By John Ostapkovich
PHILADELPHIA (CBS) – The Affordable Care Act (Obamacare) is rewriting the insurance landscape but may still not bring equal results to patients.READ MORE: Amtrak Forced To Reduce Service Along Northeast Corridor Due To COVID-Related Staffing Shortage
“The Affordable Care Act will affect access to care, but to reduce disparities we have to go beyond access, and we also need to improve the care that we deliver to people,” says Dr. Marshall Chin of the Robert Wood Johnson Foundation’s healthcare disparities project, now 9 years old.
He wants to draw attention to how things like language and home circumstances from a dangerous neighborhood to no nearby food stores stack the deck against entire groups of patients.
“Healthcare organizations, insurers, are starting to collect race-ethnicity-language data. People expect that over time it’ll be used for public report cards so we can see whether these disparities exist and that, then, encourages action.”READ MORE: Mother Of Cheltenham Township Single-Car Crash Victim Speaks Out After Incident Left 1 Person Dead, 4 Others Injured: ‘It's Horrible’
Some of that action comes from patients who, after all, can help themselves by going to the places that give people like them the best outcomes.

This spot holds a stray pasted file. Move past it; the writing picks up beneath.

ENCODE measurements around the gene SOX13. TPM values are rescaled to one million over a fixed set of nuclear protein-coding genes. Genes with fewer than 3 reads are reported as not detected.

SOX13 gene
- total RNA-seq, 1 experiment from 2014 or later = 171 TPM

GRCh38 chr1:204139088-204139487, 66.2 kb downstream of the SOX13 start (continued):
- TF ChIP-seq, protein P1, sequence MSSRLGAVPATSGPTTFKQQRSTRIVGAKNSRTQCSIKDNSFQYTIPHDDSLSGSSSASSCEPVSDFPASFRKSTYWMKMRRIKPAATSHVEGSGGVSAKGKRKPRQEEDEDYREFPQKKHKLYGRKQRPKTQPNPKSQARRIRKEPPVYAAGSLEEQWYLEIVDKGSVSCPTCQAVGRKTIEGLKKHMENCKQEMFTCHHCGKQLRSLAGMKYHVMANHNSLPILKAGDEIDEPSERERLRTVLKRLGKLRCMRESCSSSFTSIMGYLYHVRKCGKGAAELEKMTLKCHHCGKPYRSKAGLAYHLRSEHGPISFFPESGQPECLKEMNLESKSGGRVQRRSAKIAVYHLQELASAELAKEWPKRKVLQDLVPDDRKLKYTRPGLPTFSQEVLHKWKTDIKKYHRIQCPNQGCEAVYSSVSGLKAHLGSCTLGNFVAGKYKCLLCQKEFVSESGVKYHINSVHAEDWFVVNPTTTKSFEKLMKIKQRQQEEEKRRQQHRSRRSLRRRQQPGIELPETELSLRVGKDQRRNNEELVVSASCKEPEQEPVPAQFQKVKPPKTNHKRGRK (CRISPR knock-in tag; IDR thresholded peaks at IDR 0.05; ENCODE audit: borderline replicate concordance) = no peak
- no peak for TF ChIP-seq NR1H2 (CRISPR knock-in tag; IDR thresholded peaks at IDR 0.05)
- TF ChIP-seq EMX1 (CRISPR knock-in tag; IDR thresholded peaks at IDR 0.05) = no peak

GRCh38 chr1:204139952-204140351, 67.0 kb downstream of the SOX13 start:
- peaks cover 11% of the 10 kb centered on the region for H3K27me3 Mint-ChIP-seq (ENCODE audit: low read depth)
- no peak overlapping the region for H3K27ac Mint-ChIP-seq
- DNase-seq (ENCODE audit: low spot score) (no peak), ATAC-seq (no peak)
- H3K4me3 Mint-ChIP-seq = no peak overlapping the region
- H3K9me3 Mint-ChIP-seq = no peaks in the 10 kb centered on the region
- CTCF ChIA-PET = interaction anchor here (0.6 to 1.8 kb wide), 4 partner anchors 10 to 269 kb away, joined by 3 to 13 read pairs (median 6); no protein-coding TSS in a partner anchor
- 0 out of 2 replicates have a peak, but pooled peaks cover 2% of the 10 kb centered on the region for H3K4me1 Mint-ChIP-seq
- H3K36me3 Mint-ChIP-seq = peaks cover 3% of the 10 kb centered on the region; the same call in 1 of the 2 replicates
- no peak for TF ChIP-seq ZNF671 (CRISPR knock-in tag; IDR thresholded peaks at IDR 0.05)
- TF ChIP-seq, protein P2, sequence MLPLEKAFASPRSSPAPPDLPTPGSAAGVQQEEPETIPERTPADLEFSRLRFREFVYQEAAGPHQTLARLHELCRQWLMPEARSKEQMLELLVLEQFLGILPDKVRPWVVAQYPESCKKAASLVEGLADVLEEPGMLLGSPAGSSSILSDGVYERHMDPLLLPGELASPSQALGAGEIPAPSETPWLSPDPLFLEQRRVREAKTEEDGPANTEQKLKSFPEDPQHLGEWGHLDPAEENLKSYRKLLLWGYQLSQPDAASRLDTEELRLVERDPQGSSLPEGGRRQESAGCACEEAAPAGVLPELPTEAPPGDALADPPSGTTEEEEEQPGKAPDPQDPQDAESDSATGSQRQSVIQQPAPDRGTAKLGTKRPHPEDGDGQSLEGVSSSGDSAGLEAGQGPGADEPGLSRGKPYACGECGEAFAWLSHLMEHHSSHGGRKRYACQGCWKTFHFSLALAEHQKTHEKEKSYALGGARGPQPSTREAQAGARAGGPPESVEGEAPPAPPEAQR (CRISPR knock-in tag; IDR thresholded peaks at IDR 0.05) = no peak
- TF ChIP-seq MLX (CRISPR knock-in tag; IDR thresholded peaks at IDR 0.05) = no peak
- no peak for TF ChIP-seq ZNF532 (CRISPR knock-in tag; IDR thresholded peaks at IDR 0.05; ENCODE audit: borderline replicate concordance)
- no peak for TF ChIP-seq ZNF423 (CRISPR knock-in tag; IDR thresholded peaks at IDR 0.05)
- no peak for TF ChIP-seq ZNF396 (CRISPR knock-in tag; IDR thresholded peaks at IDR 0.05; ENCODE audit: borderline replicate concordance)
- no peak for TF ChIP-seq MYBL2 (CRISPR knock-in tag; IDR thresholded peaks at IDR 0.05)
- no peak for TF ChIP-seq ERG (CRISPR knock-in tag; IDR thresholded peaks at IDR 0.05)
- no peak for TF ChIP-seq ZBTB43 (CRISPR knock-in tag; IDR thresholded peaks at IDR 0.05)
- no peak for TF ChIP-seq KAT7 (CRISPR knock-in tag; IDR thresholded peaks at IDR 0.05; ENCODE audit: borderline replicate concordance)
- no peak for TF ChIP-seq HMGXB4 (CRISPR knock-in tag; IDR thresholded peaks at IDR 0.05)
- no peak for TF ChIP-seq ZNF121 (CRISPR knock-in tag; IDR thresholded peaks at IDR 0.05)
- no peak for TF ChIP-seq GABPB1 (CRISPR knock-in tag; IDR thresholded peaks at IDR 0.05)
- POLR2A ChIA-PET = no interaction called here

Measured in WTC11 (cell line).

Dr. Chin says an African-American in Chicago has five times the chance of losing a limb to diabetes than a white. It’s not that medical personnel are bigoted, says Dr. Chin, but they may not be aware that one-size-fits-all is not effective medicine.
He cites a program at Penn with high-blood pressure mentors.
“This was an African-American oftentimes, from Philadelphia, who had high blood pressure but had successfully controlled their blood pressure. So they would call the patients and help coach them on ways to be more successful on ways to reduce their blood pressure and the intervention was shown to be successful.”MORE NEWS: Cooling Tower Malfunction Caused Fire At Center City High-Rise, Source Says
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